Grazing management

We’re taking our lead from nature and ranchers, with approaches to grazing and land management that keep cattle on the move, revitalize soils and help wildlife to flourish.

Key opportunities

In the United States, 40% of all land is grazed, while in Canada 30% of farmland is used for cattle grazing1. This represents a huge opportunity to harness grazing for good. When cattle move across grassland, they feed on a range of plants, transporting soil on their hooves and stomping new seeds into the ground. As they migrate to new pastures, the soil is revitalized with nutrients and diverse grasses are allowed time to regrow.

Sustainable solutions

Since grazing has co-evolved with grasslands, managed grazing can provide multiple benefits to ranchers, wildlife and the climate. By managing cattle movement, grazing time and intensity, a controlled approach to cattle roaming can improve grassland soils and biodiversity, and sequester carbon.

That is where BeefUp Sustainability comes in. We are working with ranchers to mobilize resources and expertise to unlock the ecological and economic benefits of regenerative grazing.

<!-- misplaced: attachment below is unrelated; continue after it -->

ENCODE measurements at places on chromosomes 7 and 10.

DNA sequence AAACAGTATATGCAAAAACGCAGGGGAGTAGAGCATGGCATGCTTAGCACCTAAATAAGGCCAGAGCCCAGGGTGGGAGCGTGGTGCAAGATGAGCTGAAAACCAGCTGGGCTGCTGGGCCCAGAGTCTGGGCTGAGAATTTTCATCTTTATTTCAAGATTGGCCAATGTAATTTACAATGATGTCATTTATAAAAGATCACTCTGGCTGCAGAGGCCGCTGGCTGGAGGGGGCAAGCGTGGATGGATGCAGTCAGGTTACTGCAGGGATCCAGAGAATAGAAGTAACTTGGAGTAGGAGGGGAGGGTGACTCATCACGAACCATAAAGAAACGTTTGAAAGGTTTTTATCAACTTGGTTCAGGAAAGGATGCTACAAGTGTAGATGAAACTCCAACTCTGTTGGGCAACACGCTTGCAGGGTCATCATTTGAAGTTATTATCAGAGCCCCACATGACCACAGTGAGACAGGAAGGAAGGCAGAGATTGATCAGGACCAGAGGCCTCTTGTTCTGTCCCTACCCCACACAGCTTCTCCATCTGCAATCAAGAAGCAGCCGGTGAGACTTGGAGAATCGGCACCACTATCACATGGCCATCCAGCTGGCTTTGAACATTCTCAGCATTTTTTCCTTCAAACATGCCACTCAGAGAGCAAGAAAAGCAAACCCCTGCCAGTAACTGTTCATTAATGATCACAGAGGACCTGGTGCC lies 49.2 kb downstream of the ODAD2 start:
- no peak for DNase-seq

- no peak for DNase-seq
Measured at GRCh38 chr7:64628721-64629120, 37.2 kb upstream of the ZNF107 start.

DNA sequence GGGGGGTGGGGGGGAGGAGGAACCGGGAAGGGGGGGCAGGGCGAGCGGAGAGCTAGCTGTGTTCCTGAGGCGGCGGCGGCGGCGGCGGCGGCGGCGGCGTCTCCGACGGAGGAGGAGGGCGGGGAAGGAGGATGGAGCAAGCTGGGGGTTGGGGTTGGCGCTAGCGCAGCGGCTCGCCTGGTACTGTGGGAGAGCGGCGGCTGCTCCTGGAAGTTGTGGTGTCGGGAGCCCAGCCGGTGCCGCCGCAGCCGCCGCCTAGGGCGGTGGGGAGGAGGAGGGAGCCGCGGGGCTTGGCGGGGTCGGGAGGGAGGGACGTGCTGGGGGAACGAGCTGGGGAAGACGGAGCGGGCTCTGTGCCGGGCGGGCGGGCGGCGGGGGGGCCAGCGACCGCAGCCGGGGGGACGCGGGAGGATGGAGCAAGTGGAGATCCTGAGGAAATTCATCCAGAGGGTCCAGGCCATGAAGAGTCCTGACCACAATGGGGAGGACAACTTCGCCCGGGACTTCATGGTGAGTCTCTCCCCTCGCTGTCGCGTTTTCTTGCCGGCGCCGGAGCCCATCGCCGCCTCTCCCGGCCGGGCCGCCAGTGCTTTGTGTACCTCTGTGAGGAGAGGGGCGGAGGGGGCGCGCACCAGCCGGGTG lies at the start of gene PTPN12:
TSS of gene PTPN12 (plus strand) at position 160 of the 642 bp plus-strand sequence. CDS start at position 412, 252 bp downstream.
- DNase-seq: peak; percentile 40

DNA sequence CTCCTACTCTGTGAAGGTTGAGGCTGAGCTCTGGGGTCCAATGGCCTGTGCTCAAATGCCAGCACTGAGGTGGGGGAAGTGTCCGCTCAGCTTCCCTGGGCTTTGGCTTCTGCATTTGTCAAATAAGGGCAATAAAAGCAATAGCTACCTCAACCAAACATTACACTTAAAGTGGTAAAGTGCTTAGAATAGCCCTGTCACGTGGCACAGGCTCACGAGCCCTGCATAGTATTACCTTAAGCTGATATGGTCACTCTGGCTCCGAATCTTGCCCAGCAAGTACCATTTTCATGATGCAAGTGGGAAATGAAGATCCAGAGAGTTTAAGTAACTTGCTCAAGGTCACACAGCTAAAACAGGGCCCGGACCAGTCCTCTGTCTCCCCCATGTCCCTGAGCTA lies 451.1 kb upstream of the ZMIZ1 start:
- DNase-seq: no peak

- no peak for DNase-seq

Mobilize in action

Carbon Cowboys: giving back to the earth with AMP grazing

For thousands of years, herds of bison grazed the Great Plains of North America, foraging across a wide expanse and helping to create some of the world’s richest and deepest soils. Today, a group of cattle farmers and ranchers are mimicking this with Adaptive Multi-Paddock (AMP) grazing techniques that help regenerate the land we all rely on.

Through a series of short films, presented here in collaboration with Cargill, these Carbon Cowboys share their experiences.

Partnering for progress

Developing more sustainable grazing practices is a collaborative effort. We are working with experts, customers and producers to accelerate the adoption of systems that meet the needs of animals, communities and the planet.

Partnerships in action

  1. Sources: USDA NRCS; Canadian Census of Agriculture 2016
  2. Source: National Geographic, 2015
  3. Source: